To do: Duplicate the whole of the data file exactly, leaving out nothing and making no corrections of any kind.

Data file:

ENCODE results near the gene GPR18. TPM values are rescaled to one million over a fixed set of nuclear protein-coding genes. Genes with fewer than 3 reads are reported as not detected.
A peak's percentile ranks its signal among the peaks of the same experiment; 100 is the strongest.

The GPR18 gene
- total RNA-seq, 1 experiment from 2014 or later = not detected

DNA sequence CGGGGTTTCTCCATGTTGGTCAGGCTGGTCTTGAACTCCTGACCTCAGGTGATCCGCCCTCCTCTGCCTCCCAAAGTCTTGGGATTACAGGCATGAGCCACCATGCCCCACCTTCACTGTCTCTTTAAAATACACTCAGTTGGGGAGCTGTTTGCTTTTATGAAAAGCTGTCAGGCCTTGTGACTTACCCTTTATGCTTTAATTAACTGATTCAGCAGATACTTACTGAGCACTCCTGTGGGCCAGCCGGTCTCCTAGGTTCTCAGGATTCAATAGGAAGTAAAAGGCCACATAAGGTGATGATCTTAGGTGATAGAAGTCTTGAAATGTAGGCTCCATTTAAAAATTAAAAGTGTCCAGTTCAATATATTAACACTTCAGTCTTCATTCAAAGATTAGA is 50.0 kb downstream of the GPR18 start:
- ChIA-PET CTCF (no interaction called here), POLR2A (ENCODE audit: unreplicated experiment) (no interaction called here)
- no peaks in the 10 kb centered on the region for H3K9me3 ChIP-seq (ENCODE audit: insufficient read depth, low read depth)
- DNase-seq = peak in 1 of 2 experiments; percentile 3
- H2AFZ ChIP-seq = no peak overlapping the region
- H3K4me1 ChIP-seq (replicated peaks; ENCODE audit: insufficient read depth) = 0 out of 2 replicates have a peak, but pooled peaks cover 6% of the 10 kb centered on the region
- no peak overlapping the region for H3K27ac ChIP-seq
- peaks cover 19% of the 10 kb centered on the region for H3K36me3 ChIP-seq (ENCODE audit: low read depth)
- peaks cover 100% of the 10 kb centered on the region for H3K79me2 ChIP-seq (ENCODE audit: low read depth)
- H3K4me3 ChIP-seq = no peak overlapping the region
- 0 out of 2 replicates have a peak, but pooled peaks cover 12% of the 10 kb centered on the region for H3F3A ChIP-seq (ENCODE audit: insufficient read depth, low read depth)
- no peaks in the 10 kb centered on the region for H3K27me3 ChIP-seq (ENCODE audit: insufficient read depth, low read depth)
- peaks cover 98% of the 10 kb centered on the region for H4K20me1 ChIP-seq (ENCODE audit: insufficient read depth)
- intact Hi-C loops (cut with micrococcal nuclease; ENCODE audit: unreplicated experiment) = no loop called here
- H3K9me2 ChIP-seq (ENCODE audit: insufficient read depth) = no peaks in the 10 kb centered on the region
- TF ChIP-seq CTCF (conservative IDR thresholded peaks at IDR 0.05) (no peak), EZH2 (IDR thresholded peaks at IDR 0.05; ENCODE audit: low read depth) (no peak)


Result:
ENCODE results near the gene GPR18. TPM values are rescaled to one million over a fixed set of nuclear protein-coding genes. Genes with fewer than 3 reads are reported as not detected.
A peak's percentile ranks its signal among the peaks of the same experiment; 100 is the strongest.

The GPR18 gene
- total RNA-seq, 1 experiment from 2014 or later = not detected

DNA sequence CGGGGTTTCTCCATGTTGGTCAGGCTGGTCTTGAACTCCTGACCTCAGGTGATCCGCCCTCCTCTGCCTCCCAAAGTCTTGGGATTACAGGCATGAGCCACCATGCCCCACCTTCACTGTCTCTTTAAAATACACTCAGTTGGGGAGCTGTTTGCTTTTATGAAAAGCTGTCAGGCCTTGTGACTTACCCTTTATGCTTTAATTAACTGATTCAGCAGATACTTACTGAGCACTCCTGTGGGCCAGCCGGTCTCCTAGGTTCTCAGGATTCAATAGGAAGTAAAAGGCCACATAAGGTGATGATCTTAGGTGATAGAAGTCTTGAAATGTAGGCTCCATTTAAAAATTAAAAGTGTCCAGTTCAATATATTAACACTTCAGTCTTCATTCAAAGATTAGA is 50.0 kb downstream of the GPR18 start:
- ChIA-PET CTCF (no interaction called here), POLR2A (ENCODE audit: unreplicated experiment) (no interaction called here)
- no peaks in the 10 kb centered on the region for H3K9me3 ChIP-seq (ENCODE audit: insufficient read depth, low read depth)
- DNase-seq = peak in 1 of 2 experiments; percentile 3
- H2AFZ ChIP-seq = no peak overlapping the region
- H3K4me1 ChIP-seq (replicated peaks; ENCODE audit: insufficient read depth) = 0 out of 2 replicates have a peak, but pooled peaks cover 6% of the 10 kb centered on the region
- no peak overlapping the region for H3K27ac ChIP-seq
- peaks cover 19% of the 10 kb centered on the region for H3K36me3 ChIP-seq (ENCODE audit: low read depth)
- peaks cover 100% of the 10 kb centered on the region for H3K79me2 ChIP-seq (ENCODE audit: low read depth)
- H3K4me3 ChIP-seq = no peak overlapping the region
- 0 out of 2 replicates have a peak, but pooled peaks cover 12% of the 10 kb centered on the region for H3F3A ChIP-seq (ENCODE audit: insufficient read depth, low read depth)
- no peaks in the 10 kb centered on the region for H3K27me3 ChIP-seq (ENCODE audit: insufficient read depth, low read depth)
- peaks cover 98% of the 10 kb centered on the region for H4K20me1 ChIP-seq (ENCODE audit: insufficient read depth)
- intact Hi-C loops (cut with micrococcal nuclease; ENCODE audit: unreplicated experiment) = no loop called here
- H3K9me2 ChIP-seq (ENCODE audit: insufficient read depth) = no peaks in the 10 kb centered on the region
- TF ChIP-seq CTCF (conservative IDR thresholded peaks at IDR 0.05) (no peak), EZH2 (IDR thresholded peaks at IDR 0.05; ENCODE audit: low read depth) (no peak)